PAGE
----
The sound card one is 50/50 for me, and strangely, my desktop computers are probably worse than my laptops.
One of the things I do with my PC is voice chat - a lot of voice chat. I'm on the phone via Skype probably 3-4 hours a day, dealing with company meetings, training, design sessions, etc. When I use my desktop PC, I plug my headset directly in to the jack on the front of the computer, since my motherboard can isolate the front and back as separate outputs. (I can actually have music or game sound go through the back while simultaneously having a voice call on the front jack.).
The biggest problem with on-board PC audio is hiss and what I call "digital" noise; you can actually hear little chirps as the mouse moves and a thumping sound as the hard drive does its thing. It's not really noticeable through the speakers, because they're farther away, but when I've got my headset on, the audio is right there, in my ear.
If you're getting a low frequency hum when you plug your PC into an amplified speaker system, a ground loop isolator may help. That may be necessary, regardless of whether you use onboard or outboard audio.
My solution has been to just get a USB audio interface. On my desktop PC, I"m currently using a Tascam 2 channel interface for most stuff. Moving to the outboard box gets rid of all of that noise.
But just because I can hear annoying noises in my speakers doesn't mean you are. My rule for audio has always been "good enough is good enough." If you don't hear annoying hiss or buzz, and if what comes through meets your needs, then there's really no reason to spend money improving your audio system. But if you do are hearing unwanted noise, an outboard USB sound box is a great way to fix your problems.
Here are some of the devices I've used in the past and had good luck with:
Creative Sound Blaster X-Fi Pro - this guy is nice because the software gives you an equalizer that you can use to balance out less than perfect speaker systems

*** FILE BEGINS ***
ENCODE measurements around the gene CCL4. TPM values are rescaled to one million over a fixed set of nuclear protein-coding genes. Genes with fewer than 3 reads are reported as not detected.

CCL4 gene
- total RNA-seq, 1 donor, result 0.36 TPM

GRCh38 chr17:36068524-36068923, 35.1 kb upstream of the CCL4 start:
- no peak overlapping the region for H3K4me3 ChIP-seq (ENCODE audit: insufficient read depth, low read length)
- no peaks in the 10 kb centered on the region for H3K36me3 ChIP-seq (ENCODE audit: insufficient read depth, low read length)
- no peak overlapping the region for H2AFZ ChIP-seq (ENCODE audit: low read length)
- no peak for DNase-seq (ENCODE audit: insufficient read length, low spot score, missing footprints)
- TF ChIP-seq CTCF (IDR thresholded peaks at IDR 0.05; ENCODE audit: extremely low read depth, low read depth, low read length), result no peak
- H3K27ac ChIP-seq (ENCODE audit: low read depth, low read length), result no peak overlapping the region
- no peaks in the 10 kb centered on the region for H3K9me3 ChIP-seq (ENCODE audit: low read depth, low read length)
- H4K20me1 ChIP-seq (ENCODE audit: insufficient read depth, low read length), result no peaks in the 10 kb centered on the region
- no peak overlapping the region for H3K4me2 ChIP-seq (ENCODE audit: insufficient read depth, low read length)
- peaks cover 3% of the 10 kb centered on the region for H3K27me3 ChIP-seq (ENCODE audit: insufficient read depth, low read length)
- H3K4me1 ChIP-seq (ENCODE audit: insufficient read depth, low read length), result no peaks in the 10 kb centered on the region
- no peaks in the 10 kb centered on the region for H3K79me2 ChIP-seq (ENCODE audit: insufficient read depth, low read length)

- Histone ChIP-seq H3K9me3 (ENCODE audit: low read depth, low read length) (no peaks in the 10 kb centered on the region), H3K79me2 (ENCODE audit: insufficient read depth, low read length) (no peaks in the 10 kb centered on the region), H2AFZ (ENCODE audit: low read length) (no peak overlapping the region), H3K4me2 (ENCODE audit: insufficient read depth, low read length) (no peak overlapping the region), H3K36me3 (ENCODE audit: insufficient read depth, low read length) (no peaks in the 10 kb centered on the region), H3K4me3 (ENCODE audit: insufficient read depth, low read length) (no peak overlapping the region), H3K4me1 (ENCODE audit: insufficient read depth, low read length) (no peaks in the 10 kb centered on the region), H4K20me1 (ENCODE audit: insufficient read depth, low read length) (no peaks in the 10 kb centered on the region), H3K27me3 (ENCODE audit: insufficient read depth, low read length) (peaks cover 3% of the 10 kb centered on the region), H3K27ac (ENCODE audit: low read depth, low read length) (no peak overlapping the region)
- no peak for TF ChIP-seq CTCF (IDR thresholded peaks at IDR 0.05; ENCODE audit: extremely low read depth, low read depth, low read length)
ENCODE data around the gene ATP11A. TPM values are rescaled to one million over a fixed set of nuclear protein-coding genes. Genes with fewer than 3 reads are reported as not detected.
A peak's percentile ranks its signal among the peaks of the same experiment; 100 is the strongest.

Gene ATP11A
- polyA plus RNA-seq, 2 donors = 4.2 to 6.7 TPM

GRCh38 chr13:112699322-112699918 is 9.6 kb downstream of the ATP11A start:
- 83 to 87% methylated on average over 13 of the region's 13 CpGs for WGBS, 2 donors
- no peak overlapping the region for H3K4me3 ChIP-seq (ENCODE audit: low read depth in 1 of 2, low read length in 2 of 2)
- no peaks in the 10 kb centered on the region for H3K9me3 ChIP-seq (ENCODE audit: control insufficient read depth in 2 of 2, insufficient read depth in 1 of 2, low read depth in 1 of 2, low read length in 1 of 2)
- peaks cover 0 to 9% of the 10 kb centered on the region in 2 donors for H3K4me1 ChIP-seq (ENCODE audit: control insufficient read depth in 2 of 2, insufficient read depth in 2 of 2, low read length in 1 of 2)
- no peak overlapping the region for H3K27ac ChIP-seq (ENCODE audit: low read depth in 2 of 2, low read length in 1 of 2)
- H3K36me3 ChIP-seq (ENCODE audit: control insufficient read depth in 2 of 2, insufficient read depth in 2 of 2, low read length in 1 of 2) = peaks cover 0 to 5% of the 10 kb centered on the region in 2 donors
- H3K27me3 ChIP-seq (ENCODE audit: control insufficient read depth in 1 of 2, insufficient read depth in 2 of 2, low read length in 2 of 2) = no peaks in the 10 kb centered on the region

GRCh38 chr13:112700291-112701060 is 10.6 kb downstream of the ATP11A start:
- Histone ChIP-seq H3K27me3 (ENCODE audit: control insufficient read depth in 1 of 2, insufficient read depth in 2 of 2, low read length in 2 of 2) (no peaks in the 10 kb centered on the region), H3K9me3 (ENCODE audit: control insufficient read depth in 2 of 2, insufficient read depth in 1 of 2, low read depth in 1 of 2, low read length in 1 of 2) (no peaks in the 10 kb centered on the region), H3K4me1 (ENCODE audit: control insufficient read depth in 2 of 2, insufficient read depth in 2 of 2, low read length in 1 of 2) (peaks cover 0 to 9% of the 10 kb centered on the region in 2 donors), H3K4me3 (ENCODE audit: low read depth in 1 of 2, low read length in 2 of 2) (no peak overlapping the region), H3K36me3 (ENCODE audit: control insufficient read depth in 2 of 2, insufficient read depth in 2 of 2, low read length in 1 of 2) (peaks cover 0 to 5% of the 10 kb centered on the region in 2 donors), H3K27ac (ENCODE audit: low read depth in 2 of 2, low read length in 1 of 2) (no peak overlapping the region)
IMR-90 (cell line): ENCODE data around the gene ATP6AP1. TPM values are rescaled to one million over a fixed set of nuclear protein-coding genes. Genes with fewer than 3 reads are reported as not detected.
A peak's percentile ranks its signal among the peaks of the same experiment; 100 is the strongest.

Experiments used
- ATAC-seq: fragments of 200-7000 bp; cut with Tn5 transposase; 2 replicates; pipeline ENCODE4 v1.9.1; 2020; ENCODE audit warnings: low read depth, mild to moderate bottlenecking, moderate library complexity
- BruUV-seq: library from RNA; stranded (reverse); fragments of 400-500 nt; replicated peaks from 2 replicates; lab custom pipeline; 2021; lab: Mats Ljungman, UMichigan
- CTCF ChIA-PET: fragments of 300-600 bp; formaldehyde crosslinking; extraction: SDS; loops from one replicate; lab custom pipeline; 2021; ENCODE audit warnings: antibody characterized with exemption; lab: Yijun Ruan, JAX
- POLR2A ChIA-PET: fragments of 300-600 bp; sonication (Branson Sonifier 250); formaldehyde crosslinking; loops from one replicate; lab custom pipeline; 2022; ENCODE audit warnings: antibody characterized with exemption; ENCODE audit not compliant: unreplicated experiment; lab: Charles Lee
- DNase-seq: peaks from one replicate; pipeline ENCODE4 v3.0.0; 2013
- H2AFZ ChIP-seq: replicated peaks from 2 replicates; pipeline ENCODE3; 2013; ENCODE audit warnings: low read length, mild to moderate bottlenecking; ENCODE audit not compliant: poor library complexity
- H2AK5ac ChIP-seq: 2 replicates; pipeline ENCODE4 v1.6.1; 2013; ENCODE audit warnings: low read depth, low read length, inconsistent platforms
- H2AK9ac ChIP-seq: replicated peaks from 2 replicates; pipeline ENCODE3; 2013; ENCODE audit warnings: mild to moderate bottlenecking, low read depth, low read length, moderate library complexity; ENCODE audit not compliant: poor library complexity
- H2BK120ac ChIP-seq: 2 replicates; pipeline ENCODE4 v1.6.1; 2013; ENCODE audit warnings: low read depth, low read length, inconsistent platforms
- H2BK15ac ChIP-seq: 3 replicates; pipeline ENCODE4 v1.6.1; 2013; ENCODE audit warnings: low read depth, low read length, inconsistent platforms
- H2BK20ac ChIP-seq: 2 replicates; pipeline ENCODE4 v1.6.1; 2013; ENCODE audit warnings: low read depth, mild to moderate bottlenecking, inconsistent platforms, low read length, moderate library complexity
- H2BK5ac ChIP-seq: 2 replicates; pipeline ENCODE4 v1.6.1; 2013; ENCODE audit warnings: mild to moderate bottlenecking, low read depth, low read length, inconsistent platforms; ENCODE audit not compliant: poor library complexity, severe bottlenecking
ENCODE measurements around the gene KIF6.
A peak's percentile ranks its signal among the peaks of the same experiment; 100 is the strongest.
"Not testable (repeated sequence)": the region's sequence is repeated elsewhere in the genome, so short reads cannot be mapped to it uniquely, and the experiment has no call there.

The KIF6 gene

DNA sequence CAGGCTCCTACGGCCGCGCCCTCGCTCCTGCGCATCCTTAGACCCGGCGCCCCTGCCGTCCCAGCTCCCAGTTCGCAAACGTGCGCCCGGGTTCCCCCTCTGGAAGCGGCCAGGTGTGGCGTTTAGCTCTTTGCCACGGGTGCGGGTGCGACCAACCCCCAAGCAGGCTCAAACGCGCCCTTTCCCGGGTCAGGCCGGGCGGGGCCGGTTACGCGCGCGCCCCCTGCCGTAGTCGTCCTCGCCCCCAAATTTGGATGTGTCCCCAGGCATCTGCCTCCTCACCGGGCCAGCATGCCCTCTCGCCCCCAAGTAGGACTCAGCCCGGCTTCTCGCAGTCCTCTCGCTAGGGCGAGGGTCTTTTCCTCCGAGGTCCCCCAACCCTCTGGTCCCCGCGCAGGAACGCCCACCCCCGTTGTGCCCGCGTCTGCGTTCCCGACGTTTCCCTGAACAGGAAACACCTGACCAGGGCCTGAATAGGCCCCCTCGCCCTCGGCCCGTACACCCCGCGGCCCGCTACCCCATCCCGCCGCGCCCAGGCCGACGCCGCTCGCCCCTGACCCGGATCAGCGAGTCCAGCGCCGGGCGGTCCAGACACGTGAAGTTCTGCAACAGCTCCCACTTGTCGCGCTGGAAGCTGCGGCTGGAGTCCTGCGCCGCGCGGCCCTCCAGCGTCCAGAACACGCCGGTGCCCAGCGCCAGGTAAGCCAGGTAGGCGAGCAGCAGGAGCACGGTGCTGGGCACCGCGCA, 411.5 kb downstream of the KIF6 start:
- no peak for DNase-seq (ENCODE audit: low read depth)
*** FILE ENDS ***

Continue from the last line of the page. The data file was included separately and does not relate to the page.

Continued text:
Siig Inc. Virtual 7.1-Channel Surround Sound Usb Audio Adapter - This is what I use for VoIP on my laptop. Its chief benefit is the volume and mute controls on the device. I can mute the mic and headset audio separately from my main speakers, which makes it much easier to adjust the volume during conference calls, when one person is too lound and the other too quiet.
TASCAM US-125M Channel Audio Interface - I use this on the desktop PC I use for gaming. It has extra inputs on the back so I can pass audio through from other devices (like my XBox) to my speakers without using a mixer. It's great for recording, since it has level controls right on the front panel. It's not suitable for VoIP, though, as the mic input routes back out to the headset, so you always hear yourself.
Native Instruments Komplete Audio 6 - I got this guy when I was dabbling in DJ work. I've also used it for overdubbing audio in a machiname.
The other important tool to have in your audio toolbox is the aforementioned ground loop isolator. When you connect a PC to a grounded audio amplifier or mixer, you will almost always get a 60Hz hum in the audio signal. This is because PC power supplies are pretty terrible at delivering clean power, and your audio cord ends up carrying some of the power supply's load. This can also happen in the car if you plug your iPod or smartphone into your car stereo and a charger at the same time; you get a completely different set of noises, but the principle is the same: your car's electrical system noise is coming through the charger and then through your audio cord to the stereo's input preamp. (Good stereo systems have transformers on the input preamp, so this isn't a problem. My Kenwood and Pioneer stereos don't have this problem. The Dual I bought, thinking I was getting a good deal, was absolutely terrible about this.)